Mumbai: Wholesale food prices rose at the fastest in 11 years to scale 19% for the week ended November 2008, fuelling inflationary expectations. Mint spoke to Madan Sabnavis, chief economist at the National Commodity and Derivatives Exchange Ltd about the reasons for the steep rise and the likely policy impact. Edited excerpts:
What are the reasons for this high increase in food prices?
It’s caused by a combination of three factors—the first is that kharif output has been officially stated to be lower than what it was last year, major gaps being seen in food grains, oil seeds and sugar cane. Second, the carryover stocks in case of pulses, oil seeds and sugar cane are not high enough. So we have stocks of only rice and wheat which are officially maintained by the Food Corporation of India. So, therefore, we don’t (have) any kind of stock, which can help us tide over this crisis. Third, are we in a position where we can import products where the harvest has not been satisfactory?
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The answer is yes and no. Yes, we can import something like sugar, but the international prices are also ruling at a very high level. (But) for something like pulses, there are limited countries which grow pulses and could supply us like Canada and Burma. They also have their own seasons and until those seasons coincide (with ours) and we can get those imports in, we will continue to be afflicted with these kind of problems.
Besides, another reason (for the high inflation) has been the high rise in the prices of vegetables, in particular. Here we have been quite severely affected by the floods in Andhra Pradesh and Karnataka. So what we are really looking at is the next crop of vegetables, which should be probably coming in a month’s time or so. It’s only then we could hope to have some relief.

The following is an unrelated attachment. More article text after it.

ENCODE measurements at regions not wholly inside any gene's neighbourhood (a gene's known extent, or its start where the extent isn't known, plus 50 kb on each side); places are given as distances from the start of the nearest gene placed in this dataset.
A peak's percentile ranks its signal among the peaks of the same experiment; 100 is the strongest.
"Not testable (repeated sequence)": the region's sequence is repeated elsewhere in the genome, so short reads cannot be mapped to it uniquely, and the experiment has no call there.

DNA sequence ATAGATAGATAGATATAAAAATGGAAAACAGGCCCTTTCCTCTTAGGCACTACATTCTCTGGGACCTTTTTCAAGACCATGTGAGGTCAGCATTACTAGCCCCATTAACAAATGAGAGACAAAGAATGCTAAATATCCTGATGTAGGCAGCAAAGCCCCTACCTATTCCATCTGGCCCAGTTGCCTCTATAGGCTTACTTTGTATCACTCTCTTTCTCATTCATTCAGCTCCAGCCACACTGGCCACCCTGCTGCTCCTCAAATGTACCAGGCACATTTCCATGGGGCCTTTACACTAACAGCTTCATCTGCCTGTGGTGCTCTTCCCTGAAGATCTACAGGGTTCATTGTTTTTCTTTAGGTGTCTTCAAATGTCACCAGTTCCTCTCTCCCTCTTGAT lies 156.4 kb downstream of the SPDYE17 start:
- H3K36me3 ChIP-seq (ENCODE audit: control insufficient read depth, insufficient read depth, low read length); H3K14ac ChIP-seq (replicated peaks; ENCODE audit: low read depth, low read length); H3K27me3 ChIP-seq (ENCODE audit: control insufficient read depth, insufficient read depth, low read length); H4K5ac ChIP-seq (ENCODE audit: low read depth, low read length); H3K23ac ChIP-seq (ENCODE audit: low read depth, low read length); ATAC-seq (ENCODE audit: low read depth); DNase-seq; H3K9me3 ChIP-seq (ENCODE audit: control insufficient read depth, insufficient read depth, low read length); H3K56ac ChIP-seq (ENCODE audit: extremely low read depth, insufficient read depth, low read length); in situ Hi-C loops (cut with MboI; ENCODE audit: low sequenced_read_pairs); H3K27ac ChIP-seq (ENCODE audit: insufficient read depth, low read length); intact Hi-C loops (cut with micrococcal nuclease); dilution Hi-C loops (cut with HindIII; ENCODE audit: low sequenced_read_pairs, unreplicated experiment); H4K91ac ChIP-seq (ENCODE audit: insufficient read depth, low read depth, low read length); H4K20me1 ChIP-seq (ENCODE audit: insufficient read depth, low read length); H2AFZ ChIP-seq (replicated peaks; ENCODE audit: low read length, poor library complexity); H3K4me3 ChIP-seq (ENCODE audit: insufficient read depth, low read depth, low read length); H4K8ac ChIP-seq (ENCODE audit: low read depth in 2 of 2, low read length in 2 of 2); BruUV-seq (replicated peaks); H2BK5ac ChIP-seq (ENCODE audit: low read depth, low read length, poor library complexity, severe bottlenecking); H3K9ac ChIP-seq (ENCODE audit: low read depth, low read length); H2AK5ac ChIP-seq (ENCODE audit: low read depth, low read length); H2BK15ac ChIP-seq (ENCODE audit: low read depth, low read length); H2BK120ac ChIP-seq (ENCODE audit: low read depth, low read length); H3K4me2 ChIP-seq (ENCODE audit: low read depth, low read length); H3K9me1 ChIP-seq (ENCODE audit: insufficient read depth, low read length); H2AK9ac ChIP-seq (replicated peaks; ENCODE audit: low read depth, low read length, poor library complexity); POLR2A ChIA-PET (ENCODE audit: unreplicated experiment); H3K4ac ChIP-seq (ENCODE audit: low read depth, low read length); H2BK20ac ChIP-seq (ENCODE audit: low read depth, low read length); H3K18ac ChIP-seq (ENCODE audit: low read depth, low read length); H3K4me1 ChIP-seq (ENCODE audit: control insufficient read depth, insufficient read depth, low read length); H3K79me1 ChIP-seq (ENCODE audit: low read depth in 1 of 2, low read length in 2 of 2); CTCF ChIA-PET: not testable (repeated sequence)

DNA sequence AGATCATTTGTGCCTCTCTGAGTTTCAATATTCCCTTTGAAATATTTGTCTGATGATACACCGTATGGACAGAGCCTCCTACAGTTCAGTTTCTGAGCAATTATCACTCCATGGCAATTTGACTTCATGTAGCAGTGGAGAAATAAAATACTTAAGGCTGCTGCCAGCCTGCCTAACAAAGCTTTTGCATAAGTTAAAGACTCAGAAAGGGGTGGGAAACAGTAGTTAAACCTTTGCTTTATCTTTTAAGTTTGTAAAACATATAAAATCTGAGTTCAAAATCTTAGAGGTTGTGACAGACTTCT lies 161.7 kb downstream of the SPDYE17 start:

Do you think it’s going to fan inflationary expectations?
Normally what happens in October, November, December, prices of agricultural products would tend to come down, for the simple reason that we have the arrivals (harvest) coming into the market. But unfortunately what we have seen this year is that week-on-week inflation is also going up. Which evidently means that we are having severe problems in terms of supply. So, to expect a change to happen very soon is a bit optimistic.
So, this is supply side inflation and monetary policy wouldn’t have any impact.
Today, when I am talking about inflation being a supply side phenomenon, when it’s because of shortages—by increasing the rates, RBI (Reserve Bank of India) is not going to bring down the prices, because I don’t have the supplies of the commodities. Except by getting physical supplies, you can’t control inflation in any other way. But the fact that high inflation leads to high inflationary expectations, which is the case today, will prompt RBI to take the monetary policy option. Sucking out liquidity will not make too much sense. So, if RBI wants to send a strong message that it wants to control inflation, it will have to be through interest rate movements.